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Bangladesh seaport hopes for Northeast

The implementation of the ‘Agreement on the use of Chattogram and Mongla Port’ (ACMP) for the movement of goods


Sentinel Digital DeskBy : Sentinel Digital Desk

  |  22 Sep 2022 3:16 AM GMT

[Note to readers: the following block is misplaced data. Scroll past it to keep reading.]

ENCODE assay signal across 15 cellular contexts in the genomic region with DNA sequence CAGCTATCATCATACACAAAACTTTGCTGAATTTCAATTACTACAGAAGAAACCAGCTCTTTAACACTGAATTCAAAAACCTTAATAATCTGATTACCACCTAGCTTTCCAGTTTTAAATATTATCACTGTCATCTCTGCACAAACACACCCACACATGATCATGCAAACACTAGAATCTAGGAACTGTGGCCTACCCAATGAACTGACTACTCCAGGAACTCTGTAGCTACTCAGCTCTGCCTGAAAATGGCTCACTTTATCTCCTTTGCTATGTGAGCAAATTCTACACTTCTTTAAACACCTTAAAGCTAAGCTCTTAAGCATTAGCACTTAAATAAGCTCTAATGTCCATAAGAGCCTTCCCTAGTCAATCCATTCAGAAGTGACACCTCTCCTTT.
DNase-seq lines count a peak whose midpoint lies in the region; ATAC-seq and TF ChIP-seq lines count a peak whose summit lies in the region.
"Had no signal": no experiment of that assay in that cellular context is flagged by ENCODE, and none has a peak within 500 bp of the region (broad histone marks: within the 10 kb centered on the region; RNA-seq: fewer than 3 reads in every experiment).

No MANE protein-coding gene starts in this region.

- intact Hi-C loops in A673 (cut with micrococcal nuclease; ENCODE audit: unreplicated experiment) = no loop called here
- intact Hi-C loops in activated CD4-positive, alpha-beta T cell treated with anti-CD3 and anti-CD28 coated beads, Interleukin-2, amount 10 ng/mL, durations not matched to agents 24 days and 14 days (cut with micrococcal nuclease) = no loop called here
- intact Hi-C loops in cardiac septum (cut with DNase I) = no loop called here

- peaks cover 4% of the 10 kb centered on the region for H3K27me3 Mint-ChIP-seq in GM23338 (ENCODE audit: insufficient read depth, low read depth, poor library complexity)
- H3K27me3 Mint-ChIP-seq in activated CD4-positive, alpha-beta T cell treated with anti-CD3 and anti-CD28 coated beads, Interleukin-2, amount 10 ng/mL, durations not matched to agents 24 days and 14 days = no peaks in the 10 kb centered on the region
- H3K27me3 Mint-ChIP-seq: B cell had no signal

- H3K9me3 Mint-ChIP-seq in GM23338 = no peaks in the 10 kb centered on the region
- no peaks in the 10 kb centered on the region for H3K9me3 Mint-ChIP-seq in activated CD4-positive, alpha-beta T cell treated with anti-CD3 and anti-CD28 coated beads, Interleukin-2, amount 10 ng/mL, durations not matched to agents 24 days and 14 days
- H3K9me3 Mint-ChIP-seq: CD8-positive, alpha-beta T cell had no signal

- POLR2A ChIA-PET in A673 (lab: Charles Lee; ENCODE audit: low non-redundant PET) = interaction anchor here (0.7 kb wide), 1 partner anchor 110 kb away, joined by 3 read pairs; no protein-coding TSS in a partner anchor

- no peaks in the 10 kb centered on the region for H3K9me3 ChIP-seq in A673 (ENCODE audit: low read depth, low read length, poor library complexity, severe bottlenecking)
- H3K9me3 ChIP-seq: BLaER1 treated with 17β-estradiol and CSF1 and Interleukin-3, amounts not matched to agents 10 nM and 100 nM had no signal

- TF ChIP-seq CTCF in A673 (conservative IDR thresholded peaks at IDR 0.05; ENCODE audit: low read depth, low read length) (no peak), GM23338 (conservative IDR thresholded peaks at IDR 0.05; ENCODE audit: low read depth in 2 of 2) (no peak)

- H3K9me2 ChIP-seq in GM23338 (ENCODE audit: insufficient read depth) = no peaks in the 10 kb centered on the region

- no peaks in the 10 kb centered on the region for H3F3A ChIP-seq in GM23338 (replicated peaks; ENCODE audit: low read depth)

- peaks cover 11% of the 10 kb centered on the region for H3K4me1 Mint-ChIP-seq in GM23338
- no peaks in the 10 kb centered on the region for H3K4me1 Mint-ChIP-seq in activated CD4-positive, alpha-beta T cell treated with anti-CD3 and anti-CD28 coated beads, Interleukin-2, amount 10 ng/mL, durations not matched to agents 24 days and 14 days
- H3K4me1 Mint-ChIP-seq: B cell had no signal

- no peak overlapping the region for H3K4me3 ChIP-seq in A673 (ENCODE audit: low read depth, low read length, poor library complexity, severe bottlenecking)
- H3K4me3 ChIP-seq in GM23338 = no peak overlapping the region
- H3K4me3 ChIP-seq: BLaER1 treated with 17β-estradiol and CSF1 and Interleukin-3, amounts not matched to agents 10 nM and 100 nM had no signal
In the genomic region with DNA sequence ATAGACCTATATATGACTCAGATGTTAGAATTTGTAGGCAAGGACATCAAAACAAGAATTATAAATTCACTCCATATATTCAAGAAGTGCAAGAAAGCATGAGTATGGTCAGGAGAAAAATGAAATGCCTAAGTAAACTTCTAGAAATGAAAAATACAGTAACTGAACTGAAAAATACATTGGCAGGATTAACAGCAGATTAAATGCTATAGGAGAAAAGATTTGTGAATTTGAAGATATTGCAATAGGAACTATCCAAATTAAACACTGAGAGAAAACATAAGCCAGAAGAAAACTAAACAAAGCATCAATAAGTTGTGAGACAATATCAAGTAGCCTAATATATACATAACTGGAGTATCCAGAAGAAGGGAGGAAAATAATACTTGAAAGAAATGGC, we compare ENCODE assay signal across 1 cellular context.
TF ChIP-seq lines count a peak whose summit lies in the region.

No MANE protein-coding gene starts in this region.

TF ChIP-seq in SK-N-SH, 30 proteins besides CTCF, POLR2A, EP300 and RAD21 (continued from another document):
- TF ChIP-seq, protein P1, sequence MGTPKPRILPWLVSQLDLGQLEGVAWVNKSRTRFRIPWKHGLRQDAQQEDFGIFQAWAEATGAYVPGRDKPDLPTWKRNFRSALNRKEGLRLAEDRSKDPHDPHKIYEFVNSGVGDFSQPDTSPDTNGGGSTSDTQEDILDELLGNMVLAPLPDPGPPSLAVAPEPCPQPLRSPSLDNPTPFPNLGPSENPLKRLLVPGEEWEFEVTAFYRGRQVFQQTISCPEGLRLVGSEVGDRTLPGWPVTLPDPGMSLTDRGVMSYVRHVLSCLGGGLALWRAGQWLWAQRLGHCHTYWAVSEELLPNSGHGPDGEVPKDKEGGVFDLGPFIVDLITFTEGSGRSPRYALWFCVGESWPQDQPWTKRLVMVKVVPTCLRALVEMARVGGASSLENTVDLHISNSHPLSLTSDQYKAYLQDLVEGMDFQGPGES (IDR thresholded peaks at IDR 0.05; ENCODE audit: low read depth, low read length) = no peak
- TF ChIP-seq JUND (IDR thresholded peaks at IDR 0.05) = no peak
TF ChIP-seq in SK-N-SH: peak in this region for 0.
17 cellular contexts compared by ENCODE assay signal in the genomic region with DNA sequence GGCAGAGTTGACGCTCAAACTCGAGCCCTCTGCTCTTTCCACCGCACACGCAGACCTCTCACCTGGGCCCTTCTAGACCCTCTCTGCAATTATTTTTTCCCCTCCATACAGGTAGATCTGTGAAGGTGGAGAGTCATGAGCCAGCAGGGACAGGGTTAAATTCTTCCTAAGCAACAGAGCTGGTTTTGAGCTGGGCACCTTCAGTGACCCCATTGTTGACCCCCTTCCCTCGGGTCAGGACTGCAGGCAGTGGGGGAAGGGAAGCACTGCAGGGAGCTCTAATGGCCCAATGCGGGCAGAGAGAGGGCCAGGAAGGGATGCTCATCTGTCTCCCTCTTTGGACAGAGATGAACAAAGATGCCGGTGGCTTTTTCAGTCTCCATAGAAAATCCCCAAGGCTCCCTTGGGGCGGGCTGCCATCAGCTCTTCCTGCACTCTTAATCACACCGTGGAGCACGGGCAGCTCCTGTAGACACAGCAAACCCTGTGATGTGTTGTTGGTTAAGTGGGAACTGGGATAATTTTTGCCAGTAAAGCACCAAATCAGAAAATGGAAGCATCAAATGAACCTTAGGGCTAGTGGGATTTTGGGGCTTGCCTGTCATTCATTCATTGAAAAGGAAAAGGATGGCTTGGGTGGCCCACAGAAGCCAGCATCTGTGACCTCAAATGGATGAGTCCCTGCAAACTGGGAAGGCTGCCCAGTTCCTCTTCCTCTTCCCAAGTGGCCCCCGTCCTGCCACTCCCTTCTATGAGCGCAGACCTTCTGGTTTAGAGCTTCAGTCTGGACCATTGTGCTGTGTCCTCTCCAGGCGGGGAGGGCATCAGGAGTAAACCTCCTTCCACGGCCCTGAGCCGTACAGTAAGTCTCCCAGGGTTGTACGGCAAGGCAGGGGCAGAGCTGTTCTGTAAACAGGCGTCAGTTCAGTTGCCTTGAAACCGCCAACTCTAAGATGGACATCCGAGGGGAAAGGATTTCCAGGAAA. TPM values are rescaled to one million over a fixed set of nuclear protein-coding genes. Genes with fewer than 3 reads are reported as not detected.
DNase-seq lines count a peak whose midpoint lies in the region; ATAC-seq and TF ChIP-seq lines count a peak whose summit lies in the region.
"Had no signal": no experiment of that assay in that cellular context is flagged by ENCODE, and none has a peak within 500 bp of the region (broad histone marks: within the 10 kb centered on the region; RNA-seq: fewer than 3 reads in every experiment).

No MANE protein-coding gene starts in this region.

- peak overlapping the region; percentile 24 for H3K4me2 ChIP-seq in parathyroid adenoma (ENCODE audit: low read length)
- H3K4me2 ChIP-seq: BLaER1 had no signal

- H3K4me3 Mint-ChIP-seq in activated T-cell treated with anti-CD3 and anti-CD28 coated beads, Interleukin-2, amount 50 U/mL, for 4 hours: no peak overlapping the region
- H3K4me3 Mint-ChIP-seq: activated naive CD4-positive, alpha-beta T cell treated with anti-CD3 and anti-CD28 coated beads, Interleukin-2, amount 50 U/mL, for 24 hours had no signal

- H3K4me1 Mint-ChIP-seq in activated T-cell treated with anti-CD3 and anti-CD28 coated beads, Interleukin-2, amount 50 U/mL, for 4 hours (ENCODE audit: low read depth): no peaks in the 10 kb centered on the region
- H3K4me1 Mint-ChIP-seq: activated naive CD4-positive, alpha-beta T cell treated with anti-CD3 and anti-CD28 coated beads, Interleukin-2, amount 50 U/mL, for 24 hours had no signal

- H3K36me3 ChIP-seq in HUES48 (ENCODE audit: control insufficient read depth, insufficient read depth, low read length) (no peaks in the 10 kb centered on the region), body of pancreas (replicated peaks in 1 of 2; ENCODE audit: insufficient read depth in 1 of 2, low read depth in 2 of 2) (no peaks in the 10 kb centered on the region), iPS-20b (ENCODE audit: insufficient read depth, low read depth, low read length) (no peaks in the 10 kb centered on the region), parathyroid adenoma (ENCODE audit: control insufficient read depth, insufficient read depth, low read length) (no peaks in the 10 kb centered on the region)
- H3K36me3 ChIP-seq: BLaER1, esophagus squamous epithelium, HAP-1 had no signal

The implementation of the 'Agreement on the use of Chattogram and Mongla Port' (ACMP) for the movement of goods to and from India through Bangladesh is gaining momentum with the Land Port Authority of India (LPAI) facilitating trial runs of consignments through land ports in Assam, Tripura and Meghalaya. Full operationalization of the ACMP is expected to turn the landlocked northeast region into a major commercial hub in South Asia. A trial run of a cargo of steel bars was sent from Kolkata port on September 3 to Assam through Chittagong sea port-Sheloalandi port route to operationalize the ACMP. The LPAI facilitating the cargo through Integrated Check Post, Sutarkandi in Assam on the India side of the Sheola-Sutarkandi border crossing marked the significant improvement in connectivity and infrastructure for cross-border movement of goods between India and Bangladesh. The return cargo, a consignment of tea leaves from Meghalaya reached Chittagong port on September 13 through the Tamabil Land Custom Station in Sylhet across Integrated Check Post at Dawki on way to the final destination — Kolkata. It was for the first time that India used a land port in Sylhet for goods movement between Kolkata and the Northeast. The trial runs boosted the confidence of both the countries in using Chittagong and Mongla ports for the movement of goods between the Northeast and the rest of India through Bangladesh's territory saving time and reducing transportation costs. The alternative routes through the seaports and land ports of Bangladesh reduce the long distance of about 1200 km through Chicken Neck Corridor to almost half. Earlier last month, the LPAI also facilitated a successful trial run of an experimental cargo from Kolkata to Silchar via Srimantapur Land Custom Station in Tripura through the Mongla seaport in Bangladesh. A smooth and successful run of the consignments is expected to prompt Shipping Ministry to finalize the Standard Operating Procedure under the ACMP for regular transit of goods between the rest of India and its northeast region by using the two Bangladesh seaports. The ACMP exempts the goods being carried under the agreement from routine physical customs inspection en route except when customs authorities suspect irregularities. Besides, authorities of two ports will provide facilities, to the goods being transported under the agreement, no less favourable than what would be accorded to exports or imports from Bangladesh and shall endeavour to provide priority space at their ports for goods being transported under the Agreement, provided that such space and facility is available in the ports. The agreement states that any transportation within Bangladesh shall be done using only Bangladeshi Vehicles or Bangladeshi Vessels till the Motor Vehicles Agreement for the Regulation of Passenger and Cargo Vehicular Traffic between and among Bangladesh, Bhutan, India and Nepal (BBIN MVA) comes into force. The BBIN MVA will facilitate seamless passenger and personal traffic besides cargo movement in the sub-region. The enabling Memorandum of Understanding to be signed for operationalization of the BBIN was finalized in March but is awaiting ratification by Bhutan. This ACMP came into force on October 25, 2018, and remains in force till 2023 with automatic renewal for successive periods of five years unless either India or Bangladesh seeks to terminate it with six months prior notice. Visit the ICP Sutarkandi located about 15 km off Karimganj town by a delegation of the Asian Development Bank and the National Highways and Infrastructure Development Corporation Limited last week and discuss cross-border trade, land acquisition and construction of a four-lane connecting the zero line on India-Bangladesh border demonstrated India prioritizing the use of Bangladesh seaport and territory for faster transport of goods to and from the northeast region. During the recent visit to India by Bangladesh Prime Minister Sheikh Hasina, Prime Minister Narendra Modi and the Bangladesh Prime Minister welcomed the successful completion of trial runs under the ACMP and looked forward to its full operationalization at the earliest which has brightened fresh hopes for States in the northeast region of unlocking their trade potential. These states being consuming can hope to cut down transportation costs of essential commodities procured from outside the region after the ACMP is fully operationalized. The two sides also agreed to expeditiously explore direct shipping links between the two countries. According to an official release, the Indian side informed that it has offered free transit via its territory to Bangladesh for exporting its products to third countries through specified Land Customs Stations/Airports/Seaports and invited the Bangladesh business community for using its port infrastructure for transhipment to third countries. India has also been providing free transit to Bangladesh for exporting its products to Nepal and Bhutan. The return cargo under ACMP will increase the marketability of goods from the region in other states with reduced cost of transportation. Full operationalization of ACMP will open a new window of opportunities for the landlocked northeast.

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